For the second time in four years, the Monroeville volleyball team lost a tough, five-game Division IV state semifinal match inside the Wright State University Nutter Center on Thursday.
Three years ago, the Eagles came here for the first time in program history. With three six-foot hitters that all went on to stand out in NCAA Division II — it felt like a once-in-a generation type team from this small village situated on U.S. 20.
Not only did Monroeville sustain a solid program that returned to the Final Four this season — but it looked like a team that belonged here.
That is probably going to be tough for some to read, given how agonizingly close the Eagles were to reaching Saturday’s state championship match. Some may simply dismiss it, noting they lost in five games both times with no difference in match length.
But don’t just take my word for it. Two accomplished head coaches certainly agreed following Thursday’s match.
“When you take a team for the first time, it’s really, really special,” Monroeville coach Kendra Snook said. “And don’t get me wrong, this experience is special every time. But these kids weren’t nervous. They knew what to expect.”
Despite just three seniors on the roster, Monroeville’s predominantly group of underclassmen weren’t overwhelmed by the bright lights or the size of the court. Even when things got tough down the stretch, it didn’t appear the Eagles played tight or nervous. New Bremen was just better late in the match.
“Three years ago we pretty much got demolished Game 1 (25-11 vs. Jackson Center) and then were able to come back and compose ourselves,” Snook said. “We didn’t have that this year. I think that was a huge thing. Their confidence that they belong here.”
New Bremen head coach Diana Kramer was asked if her team played nervous or tight early. Instead, she was quick to note it was more about how good Monroeville looked.
“Going into this match we were probably the favorites, but they came ready to play and put us in really tough situations,” Kramer said. “They had 11 blocks, and most of those were in the first two games.
“We struggled because Monroeville played really well,” she added. “They were up and touching everything and frustrating our hitters. They deserve a lot of credit.”
It’s hard to pinpoint one reason how or why Thursday’s match changed. Momentum is huge in all sports — but especially big in the rally scoring era of volleyball.
New Bremen came in as the defending state champions from the greatest small-school conference in the history of Ohio high school athletics, the Midwest Athletic Conference.
The Cardinals came out in Game 3 like an accomplished prize fighter that had to answer the bell for the next round — and they swung hard in finding holes on the floor for momentum-changing kills.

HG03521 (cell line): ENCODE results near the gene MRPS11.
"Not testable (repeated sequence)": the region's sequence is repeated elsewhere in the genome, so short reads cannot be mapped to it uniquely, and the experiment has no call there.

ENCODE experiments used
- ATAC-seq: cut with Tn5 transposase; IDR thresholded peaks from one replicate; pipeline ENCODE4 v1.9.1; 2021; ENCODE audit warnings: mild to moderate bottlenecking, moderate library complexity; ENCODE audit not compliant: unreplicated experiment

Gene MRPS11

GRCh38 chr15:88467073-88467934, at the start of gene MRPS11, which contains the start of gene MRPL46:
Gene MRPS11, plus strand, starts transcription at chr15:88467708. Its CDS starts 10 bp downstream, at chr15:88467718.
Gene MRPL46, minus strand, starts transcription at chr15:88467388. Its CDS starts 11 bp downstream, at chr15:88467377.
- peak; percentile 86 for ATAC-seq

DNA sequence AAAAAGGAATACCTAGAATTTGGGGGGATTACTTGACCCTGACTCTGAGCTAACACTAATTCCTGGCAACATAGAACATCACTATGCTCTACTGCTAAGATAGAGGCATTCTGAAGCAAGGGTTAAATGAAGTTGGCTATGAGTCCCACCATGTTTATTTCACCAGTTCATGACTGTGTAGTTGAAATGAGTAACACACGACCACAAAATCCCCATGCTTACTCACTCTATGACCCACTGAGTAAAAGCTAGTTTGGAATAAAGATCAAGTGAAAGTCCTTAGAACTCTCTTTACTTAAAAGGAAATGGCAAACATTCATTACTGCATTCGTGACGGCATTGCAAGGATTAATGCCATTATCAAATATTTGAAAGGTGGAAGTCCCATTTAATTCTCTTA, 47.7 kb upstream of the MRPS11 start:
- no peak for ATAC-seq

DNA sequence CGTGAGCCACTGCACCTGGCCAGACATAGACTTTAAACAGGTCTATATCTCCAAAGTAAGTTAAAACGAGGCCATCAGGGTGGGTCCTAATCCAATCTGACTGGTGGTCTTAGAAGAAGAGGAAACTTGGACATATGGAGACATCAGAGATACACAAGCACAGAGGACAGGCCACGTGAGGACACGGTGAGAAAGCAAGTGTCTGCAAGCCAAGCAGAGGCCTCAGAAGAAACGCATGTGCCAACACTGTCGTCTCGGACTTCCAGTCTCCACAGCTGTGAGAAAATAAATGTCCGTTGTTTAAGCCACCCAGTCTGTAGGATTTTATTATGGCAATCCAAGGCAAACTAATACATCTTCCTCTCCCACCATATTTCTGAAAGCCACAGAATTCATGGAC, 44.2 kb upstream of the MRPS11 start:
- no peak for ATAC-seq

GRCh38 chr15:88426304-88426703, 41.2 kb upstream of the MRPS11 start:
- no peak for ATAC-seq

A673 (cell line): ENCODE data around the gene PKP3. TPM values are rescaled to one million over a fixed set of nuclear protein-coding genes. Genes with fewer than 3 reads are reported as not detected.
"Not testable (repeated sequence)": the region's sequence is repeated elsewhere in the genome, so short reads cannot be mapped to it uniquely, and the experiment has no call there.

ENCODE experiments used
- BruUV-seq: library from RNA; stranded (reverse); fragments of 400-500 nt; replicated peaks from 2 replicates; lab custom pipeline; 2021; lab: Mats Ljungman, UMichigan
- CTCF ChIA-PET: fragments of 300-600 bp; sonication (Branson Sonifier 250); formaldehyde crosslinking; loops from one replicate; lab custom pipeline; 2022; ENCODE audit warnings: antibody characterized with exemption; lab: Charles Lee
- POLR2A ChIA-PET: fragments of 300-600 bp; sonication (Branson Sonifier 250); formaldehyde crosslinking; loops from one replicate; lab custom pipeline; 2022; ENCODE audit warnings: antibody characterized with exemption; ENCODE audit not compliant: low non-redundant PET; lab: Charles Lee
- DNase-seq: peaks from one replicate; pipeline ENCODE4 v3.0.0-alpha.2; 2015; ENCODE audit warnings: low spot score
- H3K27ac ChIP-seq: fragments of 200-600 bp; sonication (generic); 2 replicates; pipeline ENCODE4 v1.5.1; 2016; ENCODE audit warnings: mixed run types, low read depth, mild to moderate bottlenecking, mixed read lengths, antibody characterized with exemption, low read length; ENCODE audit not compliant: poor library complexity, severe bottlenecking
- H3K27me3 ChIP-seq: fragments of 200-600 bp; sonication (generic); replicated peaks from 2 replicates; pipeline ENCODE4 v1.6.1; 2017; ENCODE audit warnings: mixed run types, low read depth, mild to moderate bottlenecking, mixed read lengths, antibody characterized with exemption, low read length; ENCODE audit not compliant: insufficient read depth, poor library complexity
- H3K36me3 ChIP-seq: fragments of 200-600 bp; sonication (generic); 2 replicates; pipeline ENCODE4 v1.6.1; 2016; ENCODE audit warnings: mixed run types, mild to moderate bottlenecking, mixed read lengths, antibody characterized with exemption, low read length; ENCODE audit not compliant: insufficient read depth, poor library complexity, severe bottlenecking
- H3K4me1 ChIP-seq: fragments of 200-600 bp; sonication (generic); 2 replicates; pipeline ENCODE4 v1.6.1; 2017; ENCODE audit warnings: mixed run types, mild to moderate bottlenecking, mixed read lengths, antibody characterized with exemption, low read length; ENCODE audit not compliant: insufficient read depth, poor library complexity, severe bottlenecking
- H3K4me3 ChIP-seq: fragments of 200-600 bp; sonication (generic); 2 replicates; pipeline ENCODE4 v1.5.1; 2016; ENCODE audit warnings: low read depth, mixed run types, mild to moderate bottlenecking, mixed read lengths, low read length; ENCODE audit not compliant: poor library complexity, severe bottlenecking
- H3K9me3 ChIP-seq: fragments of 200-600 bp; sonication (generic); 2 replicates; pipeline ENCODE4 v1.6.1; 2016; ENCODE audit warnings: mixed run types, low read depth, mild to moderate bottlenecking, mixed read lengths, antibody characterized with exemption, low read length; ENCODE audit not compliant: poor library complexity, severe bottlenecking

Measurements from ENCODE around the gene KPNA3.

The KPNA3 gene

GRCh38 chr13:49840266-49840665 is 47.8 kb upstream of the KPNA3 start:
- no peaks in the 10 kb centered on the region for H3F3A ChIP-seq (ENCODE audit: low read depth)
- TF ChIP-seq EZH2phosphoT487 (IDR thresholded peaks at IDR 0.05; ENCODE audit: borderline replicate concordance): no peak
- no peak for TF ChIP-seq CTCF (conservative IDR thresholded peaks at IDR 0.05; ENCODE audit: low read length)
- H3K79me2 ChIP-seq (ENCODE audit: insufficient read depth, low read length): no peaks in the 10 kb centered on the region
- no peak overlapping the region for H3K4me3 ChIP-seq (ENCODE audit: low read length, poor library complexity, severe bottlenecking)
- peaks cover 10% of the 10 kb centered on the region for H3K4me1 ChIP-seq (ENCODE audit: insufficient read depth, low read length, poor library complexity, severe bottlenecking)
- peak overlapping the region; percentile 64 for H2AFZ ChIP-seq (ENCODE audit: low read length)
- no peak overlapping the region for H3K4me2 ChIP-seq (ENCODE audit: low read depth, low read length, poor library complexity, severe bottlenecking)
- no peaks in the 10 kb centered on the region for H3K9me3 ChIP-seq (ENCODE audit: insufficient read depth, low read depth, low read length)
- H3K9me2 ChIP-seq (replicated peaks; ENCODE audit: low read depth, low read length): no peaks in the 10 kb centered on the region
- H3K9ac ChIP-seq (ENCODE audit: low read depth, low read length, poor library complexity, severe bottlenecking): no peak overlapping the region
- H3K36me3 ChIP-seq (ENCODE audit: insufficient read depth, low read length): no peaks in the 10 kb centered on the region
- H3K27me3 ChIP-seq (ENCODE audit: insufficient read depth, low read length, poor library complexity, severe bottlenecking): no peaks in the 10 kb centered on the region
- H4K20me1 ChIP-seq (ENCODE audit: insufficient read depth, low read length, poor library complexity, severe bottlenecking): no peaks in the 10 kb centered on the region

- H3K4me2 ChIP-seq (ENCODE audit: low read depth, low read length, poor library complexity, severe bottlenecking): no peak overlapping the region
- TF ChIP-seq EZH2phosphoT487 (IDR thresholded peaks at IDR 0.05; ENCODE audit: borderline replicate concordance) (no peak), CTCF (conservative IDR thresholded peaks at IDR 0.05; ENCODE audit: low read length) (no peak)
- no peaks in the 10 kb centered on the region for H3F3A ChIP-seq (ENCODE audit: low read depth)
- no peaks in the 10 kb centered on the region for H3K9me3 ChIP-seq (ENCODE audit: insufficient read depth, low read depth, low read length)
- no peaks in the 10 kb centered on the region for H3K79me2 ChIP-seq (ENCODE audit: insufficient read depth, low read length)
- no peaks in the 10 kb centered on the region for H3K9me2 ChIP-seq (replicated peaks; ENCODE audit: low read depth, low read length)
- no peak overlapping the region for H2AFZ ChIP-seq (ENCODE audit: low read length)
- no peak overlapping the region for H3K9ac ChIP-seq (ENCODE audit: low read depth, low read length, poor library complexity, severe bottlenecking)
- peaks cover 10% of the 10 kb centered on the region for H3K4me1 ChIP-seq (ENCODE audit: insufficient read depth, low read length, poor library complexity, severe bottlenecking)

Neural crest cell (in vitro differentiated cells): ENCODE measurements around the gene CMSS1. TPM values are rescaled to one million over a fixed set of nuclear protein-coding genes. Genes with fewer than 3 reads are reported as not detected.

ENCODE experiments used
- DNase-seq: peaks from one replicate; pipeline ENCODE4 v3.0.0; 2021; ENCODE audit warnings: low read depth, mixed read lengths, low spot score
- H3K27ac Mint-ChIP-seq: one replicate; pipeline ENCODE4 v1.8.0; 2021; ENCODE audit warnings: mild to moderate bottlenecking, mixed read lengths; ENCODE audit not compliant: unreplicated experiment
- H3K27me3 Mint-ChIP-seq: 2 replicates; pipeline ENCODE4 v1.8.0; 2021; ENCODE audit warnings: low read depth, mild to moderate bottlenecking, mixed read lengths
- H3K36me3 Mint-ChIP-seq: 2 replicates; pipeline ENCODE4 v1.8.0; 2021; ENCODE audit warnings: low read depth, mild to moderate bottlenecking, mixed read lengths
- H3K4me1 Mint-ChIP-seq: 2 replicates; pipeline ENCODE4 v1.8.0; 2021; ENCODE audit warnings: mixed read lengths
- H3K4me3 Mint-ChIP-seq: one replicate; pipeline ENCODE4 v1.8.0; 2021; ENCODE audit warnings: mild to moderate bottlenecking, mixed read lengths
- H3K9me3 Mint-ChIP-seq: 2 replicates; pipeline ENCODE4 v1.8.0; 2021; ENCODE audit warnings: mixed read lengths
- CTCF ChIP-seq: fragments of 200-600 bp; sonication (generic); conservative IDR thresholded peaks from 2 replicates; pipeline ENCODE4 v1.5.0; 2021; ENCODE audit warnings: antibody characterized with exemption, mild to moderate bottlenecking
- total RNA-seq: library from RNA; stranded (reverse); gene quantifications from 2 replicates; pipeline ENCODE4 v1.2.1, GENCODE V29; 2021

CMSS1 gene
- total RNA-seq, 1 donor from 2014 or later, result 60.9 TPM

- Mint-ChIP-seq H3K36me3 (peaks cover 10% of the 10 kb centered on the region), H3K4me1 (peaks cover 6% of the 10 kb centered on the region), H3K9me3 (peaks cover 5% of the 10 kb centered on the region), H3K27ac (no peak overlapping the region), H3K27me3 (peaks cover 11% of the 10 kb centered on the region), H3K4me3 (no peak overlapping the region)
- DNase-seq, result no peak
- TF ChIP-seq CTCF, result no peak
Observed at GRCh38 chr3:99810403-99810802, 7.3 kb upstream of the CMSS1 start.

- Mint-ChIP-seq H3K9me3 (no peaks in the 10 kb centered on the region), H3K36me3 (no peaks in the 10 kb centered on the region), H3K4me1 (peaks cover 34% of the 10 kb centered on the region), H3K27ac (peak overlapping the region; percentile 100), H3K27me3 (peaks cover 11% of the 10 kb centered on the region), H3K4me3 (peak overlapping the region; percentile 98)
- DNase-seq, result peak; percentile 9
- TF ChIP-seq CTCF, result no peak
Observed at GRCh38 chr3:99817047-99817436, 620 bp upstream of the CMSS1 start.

New Bremen trailed 14-7 in Game 2, but battled back to briefly take a lead, then went back-and-forth down the stretch in a 25-23 loss to fall behind 2-0. It almost seemed like the Cardinals found their spark there despite the setback.
The Eagles were on their heels the rest of the match, but again showed signs of getting back the momentum from how well it played in taking the 2-0 lead.
With a fresh start in Game 5, the Eagles again fell behind fast. It was a 12-5 deficit and it appeared set in stone from there.
But Monroeville still found a way to make it interesting, trimming the deficit to 13-10. And, initially, a hit was ruled inbounds for a 13-11 deficit — but it was overturned correctly as a tipped ball and the point — and essentially the match — went to New Bremen.
Two evenly-matched teams played a very streaky match. Monroeville again on the wrong end side of the scoreboard.
“Kendra is a phenomenal coach and they came out ready to play,” Kramer said. “I’m heartbroken for their team that it’s over for them, because neither team deserved to lose today.”
Looking ahead, there will be plenty of potential roadblocks ahead, as usual. The success from a year before never determines what happens in the future. Programs like St. Paul and Buckeye Central will make just winning the district a big challenge still.
At the same time, seeing how close this team came to bringing back state hardware, it’s hard not to sense a different vibe. Losing elite back row defense in Stacia Stieber won’t be easy.
But all five hitters are back, as is setter Camryn Hedrick. Thursday was also a valuable experience that can’t be taught. If the Eagles get this far again — everyone involved will know what the next step is.
“I think these kids are going to be hungry for more,” Snook said. “We haven’t gotten past the semifinals yet down here; five games twice … but they will hungry to get back here and try and get to the finals.”